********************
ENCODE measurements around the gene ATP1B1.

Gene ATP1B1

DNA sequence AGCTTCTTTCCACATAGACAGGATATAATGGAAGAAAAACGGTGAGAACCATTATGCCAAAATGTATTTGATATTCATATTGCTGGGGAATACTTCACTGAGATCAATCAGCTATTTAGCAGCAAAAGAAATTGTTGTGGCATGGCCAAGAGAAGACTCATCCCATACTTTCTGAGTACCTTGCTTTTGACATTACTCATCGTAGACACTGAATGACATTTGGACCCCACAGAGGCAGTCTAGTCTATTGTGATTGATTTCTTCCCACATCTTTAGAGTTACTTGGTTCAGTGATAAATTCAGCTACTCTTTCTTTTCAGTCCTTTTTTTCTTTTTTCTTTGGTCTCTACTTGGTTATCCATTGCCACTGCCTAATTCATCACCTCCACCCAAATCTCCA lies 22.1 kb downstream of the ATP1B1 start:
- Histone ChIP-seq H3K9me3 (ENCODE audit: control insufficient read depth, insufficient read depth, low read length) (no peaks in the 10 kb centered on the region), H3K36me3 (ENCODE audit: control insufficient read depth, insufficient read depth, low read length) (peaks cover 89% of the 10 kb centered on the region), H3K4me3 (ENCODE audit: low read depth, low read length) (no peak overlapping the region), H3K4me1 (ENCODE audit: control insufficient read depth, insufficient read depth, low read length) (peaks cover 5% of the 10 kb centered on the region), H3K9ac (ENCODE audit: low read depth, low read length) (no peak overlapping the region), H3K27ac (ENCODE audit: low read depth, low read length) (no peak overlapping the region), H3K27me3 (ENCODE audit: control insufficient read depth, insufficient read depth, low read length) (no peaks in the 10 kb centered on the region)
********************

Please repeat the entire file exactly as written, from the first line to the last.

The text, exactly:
ENCODE measurements around the gene ATP1B1.

Gene ATP1B1

DNA sequence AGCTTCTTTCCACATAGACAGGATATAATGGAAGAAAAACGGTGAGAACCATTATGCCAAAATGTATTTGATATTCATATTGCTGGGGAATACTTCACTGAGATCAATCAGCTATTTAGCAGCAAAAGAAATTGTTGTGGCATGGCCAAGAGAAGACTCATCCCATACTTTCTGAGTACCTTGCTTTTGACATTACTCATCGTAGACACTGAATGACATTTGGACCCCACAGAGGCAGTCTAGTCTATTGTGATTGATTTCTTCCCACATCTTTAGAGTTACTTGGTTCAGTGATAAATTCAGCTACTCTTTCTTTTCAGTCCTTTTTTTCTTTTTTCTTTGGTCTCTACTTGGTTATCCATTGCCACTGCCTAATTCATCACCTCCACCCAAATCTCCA lies 22.1 kb downstream of the ATP1B1 start:
- Histone ChIP-seq H3K9me3 (ENCODE audit: control insufficient read depth, insufficient read depth, low read length) (no peaks in the 10 kb centered on the region), H3K36me3 (ENCODE audit: control insufficient read depth, insufficient read depth, low read length) (peaks cover 89% of the 10 kb centered on the region), H3K4me3 (ENCODE audit: low read depth, low read length) (no peak overlapping the region), H3K4me1 (ENCODE audit: control insufficient read depth, insufficient read depth, low read length) (peaks cover 5% of the 10 kb centered on the region), H3K9ac (ENCODE audit: low read depth, low read length) (no peak overlapping the region), H3K27ac (ENCODE audit: low read depth, low read length) (no peak overlapping the region), H3K27me3 (ENCODE audit: control insufficient read depth, insufficient read depth, low read length) (no peaks in the 10 kb centered on the region)